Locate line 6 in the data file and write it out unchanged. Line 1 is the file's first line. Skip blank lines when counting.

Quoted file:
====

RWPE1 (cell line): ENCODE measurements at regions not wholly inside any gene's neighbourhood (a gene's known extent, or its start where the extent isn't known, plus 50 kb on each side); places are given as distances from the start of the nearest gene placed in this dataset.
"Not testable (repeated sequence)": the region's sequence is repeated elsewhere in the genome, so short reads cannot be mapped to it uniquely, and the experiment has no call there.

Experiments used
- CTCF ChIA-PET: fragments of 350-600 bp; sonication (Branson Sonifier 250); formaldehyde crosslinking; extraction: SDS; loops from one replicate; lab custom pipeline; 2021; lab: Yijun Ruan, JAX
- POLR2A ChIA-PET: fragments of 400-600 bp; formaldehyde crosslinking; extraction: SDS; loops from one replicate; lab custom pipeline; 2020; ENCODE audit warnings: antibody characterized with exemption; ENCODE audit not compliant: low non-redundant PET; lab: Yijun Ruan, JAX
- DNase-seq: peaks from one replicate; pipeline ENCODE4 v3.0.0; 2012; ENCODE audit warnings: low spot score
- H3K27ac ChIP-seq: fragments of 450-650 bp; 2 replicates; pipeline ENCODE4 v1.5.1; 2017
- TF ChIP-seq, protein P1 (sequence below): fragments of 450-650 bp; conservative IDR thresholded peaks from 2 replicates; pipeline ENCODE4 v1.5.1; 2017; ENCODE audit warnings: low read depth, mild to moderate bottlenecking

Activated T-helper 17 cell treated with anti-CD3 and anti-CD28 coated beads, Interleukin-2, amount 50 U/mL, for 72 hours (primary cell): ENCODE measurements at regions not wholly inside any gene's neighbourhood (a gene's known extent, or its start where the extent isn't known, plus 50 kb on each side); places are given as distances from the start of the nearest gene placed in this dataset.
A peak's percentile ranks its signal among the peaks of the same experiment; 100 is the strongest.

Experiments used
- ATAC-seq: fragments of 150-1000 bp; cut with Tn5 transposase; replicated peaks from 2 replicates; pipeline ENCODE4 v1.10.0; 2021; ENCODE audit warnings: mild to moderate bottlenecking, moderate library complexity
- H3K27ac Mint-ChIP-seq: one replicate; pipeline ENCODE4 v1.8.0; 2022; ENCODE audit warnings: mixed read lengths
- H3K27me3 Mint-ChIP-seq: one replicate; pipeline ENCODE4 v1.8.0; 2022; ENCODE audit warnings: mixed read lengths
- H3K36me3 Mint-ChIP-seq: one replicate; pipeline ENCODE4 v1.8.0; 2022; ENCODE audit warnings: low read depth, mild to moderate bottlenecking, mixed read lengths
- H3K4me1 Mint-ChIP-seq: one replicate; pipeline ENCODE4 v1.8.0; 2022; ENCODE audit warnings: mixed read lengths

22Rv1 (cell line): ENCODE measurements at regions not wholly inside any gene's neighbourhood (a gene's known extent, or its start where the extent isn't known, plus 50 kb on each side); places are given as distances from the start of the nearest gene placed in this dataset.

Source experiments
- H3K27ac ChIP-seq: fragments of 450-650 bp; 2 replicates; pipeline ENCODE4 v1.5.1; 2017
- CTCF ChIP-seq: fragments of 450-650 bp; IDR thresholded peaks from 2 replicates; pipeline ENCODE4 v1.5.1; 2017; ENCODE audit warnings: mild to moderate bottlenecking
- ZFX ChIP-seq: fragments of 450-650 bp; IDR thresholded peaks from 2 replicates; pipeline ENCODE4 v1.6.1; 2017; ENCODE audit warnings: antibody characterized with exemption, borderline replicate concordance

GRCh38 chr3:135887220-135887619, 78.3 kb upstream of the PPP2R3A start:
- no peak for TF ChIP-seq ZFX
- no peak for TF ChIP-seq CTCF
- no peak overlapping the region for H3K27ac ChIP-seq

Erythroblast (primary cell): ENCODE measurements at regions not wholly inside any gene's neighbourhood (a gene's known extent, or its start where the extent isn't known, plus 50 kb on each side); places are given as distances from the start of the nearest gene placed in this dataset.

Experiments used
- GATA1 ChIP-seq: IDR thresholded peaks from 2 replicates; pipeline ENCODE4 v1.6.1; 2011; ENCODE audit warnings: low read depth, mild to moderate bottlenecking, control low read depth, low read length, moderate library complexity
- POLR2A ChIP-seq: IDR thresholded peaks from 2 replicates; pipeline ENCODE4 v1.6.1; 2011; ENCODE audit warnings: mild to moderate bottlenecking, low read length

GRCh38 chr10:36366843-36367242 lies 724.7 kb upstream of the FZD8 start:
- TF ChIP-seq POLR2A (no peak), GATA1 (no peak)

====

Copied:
- DNase-seq: peaks from one replicate; pipeline ENCODE4 v3.0.0; 2012; ENCODE audit warnings: low spot score